A story about Rabbi Akiva, when the famed second-century Talmudic sage was a young scholar....
Rabban Gamliel, the head of the Sanhedrin, hosted a gathering of scholars in the town of Jericho. The guests were served dates, and Rabban Gamliel honored Rabbi Akiva with reciting the brachah achronah, the blessing after eating. However, Rabban Gamliel and the other sages disagreed about which blessing should be said after eating dates. The young scholar quickly made the blessing — in accordance with the opinion of the other rabbis.
“Akiva!” exclaimed Rabban Gamliel. “When will you stop butting your head into Halachic disagreements?”
“Our master,” Rabbi Akiva replied calmly, “it is true that you and your colleagues disagree in this matter. But did you not teach us that the law is decided according to the majority opinion?”
In fact, it is hard to understand Rabban Gamliel’s criticism. What did he expect Rabbi Akiva to do? Why was he upset?
When resolving legal disputes, there are two methods a scholar may use to decide which opinion should be accepted as law.
The first way is to conduct an extensive analysis of the subject. We examine the issue at hand, weighing the reasoning and supporting proofs for each view, until we can determine which opinion is the most logical.
However, if we are unable to objectively decide which opinion is more substantiated, we fall back on the second method. Instead of the truth, we look for consensus. We follow the majority opinion, not because it is more logical or well-reasoned, but out of the need to establish a normative position and avoid disagreement and conflict. If we seek consensus and peace, the most widely held opinion is the preferred one.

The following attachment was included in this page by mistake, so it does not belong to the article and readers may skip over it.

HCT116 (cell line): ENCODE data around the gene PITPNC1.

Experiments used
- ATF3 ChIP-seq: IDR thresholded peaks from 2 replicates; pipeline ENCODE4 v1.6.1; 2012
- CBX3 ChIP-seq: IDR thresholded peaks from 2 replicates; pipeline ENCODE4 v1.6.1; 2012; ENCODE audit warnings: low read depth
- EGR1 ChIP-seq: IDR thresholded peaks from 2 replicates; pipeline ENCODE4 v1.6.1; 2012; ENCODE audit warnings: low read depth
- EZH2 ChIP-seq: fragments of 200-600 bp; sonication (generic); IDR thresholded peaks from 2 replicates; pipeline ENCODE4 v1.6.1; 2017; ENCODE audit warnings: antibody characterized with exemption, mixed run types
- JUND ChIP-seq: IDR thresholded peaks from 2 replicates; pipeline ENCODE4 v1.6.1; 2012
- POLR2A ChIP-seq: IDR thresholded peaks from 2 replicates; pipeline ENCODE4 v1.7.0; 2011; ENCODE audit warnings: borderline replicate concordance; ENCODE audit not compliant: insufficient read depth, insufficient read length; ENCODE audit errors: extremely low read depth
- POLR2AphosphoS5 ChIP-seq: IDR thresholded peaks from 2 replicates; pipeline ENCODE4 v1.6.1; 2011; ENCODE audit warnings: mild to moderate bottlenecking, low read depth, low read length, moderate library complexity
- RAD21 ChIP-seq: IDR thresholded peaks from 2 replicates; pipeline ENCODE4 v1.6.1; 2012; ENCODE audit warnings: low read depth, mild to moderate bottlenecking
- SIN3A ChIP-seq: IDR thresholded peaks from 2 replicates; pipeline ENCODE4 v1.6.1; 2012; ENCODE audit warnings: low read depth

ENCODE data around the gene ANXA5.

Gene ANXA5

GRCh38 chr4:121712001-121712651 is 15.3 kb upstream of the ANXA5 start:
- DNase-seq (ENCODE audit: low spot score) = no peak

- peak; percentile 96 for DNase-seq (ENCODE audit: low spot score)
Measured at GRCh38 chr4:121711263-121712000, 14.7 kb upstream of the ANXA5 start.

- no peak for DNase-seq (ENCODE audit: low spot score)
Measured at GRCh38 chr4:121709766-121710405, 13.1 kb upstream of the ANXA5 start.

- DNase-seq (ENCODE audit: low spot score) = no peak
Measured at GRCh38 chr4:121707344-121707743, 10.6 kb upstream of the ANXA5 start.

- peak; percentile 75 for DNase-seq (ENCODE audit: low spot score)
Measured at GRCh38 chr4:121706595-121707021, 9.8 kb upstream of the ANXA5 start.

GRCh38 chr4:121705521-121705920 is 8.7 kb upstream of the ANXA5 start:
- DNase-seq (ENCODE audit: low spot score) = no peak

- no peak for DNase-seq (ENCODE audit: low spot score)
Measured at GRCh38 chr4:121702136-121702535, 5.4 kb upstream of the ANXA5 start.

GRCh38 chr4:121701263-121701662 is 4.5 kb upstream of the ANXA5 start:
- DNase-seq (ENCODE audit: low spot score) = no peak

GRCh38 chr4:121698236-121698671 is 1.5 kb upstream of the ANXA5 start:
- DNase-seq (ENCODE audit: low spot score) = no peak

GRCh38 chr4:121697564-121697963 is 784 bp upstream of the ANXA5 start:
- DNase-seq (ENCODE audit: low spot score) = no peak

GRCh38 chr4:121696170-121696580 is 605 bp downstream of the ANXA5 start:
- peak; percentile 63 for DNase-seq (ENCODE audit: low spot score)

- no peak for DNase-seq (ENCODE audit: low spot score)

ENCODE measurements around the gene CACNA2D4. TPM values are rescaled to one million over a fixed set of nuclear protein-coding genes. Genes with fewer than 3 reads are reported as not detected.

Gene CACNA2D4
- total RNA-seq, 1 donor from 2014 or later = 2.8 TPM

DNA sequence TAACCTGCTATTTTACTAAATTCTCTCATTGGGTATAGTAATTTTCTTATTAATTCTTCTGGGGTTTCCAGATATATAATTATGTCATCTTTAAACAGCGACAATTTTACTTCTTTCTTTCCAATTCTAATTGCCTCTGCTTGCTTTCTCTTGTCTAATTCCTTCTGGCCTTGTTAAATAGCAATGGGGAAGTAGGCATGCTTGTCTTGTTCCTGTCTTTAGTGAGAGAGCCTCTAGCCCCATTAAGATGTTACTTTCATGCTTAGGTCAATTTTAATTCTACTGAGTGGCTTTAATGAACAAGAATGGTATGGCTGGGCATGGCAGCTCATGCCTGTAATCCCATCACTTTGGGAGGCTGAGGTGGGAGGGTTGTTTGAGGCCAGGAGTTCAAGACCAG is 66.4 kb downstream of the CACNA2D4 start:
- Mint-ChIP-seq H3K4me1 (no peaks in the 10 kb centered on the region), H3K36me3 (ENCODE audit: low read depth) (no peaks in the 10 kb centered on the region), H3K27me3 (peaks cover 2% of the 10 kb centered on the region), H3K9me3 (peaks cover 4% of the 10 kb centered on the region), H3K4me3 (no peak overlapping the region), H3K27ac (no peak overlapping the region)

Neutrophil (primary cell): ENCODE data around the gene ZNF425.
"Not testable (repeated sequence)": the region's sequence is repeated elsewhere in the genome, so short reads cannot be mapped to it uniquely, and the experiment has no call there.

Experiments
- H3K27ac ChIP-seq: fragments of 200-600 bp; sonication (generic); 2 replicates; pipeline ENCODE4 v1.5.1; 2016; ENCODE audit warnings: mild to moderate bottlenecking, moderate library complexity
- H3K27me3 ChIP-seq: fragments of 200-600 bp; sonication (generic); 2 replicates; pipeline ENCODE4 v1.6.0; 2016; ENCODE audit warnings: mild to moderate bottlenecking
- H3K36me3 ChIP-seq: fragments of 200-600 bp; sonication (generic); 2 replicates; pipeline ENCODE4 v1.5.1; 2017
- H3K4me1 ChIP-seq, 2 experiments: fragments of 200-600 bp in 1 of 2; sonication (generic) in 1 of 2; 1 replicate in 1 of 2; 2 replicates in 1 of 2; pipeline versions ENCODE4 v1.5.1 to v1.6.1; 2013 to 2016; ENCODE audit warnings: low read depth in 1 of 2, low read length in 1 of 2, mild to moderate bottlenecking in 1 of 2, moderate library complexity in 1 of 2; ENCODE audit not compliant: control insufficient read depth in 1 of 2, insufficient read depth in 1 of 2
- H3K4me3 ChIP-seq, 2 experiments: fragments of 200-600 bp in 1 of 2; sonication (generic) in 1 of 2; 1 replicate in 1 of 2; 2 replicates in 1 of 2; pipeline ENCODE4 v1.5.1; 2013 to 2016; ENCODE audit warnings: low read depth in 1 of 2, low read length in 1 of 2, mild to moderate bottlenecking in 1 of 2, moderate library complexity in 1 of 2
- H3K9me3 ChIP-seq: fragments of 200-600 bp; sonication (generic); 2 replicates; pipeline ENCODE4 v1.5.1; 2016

The Sanhedrin president was critical of Rabbi Akiva because he thought the young scholar had the audacity to decide which opinion was the correct one. Therefore he castigated him, “When will you stop butting your head into these legal disagreements?” In other words, where did you get the idea that you could use your head — your own powers of logic and reasoning — to decide issues that are beyond your expertise and knowledge?
Rabbi Akiva responded that he had not presumptuously tried to decide which opinion is the correct one. Rather, he had simply applied the second method of resolving a legal dispute: deciding the issue by consensus, according to the majority opinion.
(Adapted from Ein Eyah vol. II, p. 176 on Berachot 37a)